Your ability to safely drive a car or any other vehicle may actually be impaired at blood alcohol levels well below the legal limit. Safe driving requires good vision, sound judgment and fast reaction times. Alcohol impairs all three. If you drink and drive you risk killing or injuring yourself and others. The safest approach for those who intend to drive is not to drink.

Persistent heavy drinking can cause a number of social, psychological and medical problems, including alcohol dependence.

WHY DO DIFFERENT PEOPLE 'BURN' ALCOHOL AT DIFFERENT RATES?

Blood alcohol concentration (BAC) is determined by the rate at which alcohol is absorbed from the intestines into the blood and the rate at which alcohol is broken down by the liver.

The BAC is affected by various other factors. For example, combining alcohol consumption with a meal helps to lower BAC levels. Your blood alcohol level depends on how many drinks you have consumed; the speed at which you are drinking, your weight and your gender - not how often you indulge.

The same alcohol consumption leads to lower BAC levels in men than in women. Men have a higher average weight and a relatively higher percentage of body fluid. Women metabolise alcohol more slowly than men, meaning that it remains in their system longer.

Although the speed of the breakdown can vary considerably between individuals, on average, the liver can break down around eight grams of alcohol per hour.

DOES ALCOHOL AFFECT WOMEN DIFFERENTLY TO MEN?

The simple answer is yes. The same alcohol consumption leads to lower BAC levels in men than in women. Men have a higher average weight and a relatively higher percentage of body fluid.

Women metabolise alcohol slower than men, meaning that it remains in their system longer.

Consequently, the same amount of alcohol will have a greater physical impact on a woman than on a man, even when differences in body weight are taken into account.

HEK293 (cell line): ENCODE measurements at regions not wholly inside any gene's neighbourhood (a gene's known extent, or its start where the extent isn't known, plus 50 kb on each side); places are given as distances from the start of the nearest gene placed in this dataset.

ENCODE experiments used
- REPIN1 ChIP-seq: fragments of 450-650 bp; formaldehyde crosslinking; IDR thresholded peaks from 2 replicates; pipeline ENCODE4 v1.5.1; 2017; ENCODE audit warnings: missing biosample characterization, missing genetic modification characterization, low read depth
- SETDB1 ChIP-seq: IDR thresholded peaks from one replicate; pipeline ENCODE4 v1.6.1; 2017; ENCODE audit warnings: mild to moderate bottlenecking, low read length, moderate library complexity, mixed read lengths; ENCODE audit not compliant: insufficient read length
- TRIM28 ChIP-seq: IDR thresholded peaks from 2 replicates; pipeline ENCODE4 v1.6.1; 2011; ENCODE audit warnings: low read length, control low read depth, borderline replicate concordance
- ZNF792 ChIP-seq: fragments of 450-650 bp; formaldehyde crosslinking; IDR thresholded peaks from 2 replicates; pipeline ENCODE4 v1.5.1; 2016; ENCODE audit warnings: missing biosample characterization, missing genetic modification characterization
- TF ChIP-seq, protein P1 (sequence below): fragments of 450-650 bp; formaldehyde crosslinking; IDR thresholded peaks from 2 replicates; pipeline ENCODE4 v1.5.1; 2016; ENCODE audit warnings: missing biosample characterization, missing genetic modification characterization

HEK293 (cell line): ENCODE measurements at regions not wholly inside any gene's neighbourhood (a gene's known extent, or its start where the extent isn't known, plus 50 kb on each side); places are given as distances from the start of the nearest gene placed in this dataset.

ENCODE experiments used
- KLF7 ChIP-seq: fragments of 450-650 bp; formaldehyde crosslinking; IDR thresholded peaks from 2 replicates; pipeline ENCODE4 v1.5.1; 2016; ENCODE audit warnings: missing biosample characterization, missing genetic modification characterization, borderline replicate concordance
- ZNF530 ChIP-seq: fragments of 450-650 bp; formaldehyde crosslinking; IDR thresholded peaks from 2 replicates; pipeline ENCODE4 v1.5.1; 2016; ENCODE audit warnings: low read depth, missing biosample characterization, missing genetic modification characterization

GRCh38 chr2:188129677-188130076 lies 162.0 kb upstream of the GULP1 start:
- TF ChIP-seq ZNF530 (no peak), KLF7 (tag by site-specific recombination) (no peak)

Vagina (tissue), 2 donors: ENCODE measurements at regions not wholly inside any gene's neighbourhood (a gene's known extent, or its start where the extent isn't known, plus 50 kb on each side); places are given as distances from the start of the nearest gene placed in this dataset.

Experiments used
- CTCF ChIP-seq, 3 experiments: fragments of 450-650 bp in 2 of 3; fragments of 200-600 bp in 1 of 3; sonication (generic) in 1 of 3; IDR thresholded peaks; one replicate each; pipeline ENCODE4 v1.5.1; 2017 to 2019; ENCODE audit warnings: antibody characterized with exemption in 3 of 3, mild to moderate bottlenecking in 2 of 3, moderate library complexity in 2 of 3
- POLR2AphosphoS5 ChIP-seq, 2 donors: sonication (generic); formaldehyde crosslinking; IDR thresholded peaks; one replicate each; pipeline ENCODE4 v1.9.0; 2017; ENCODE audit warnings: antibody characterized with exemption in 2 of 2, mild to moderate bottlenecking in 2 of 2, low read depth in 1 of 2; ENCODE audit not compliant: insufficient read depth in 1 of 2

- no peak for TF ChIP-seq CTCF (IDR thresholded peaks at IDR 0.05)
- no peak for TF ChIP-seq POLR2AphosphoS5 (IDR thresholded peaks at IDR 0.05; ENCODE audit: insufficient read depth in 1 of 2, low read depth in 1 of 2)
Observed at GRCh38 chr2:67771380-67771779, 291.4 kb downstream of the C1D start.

IS IT SAFE TO DRINK WHEN PREGNANT?

For pregnant women or those wanting to conceive it is safer not to drink alcohol.

When pregnant women drink, alcohol is not only carried to all their organs and tissues, but also reaches the placenta and crosses through the membrane separating mother and child blood systems. So when a mother to be drinks, so does her baby.

A number of behavioural, developmental and physical disorders have been associated with the use of alcohol during pregnancy. The most well-defined of these is Foetal Alcohol Syndrome, associated with chronic alcohol use by pregnant women. There is insufficient good evidence to establish which level of alcohol use is safe during pregnancy. The safest approach is not to drink alcohol.

WHY IS IT BETTER TO DRINK WITH A FULL STOMACH?

A full stomach slows down the passage of alcohol into the large intestine and may modify its absorption. If you drink after eating, the effects of alcohol will take longer to appear and blood alcohol concentrations will not rise as quickly as when you drink on an empty stomach.

DOES DRINKING COFFEE HELP MAKE YOU SOBER?

Black coffee, cold showers or fresh air will do nothing to counteract the physical effects of alcohol. They may make you feel better, but only time can remove alcohol from your bloodstream. There are no short cuts.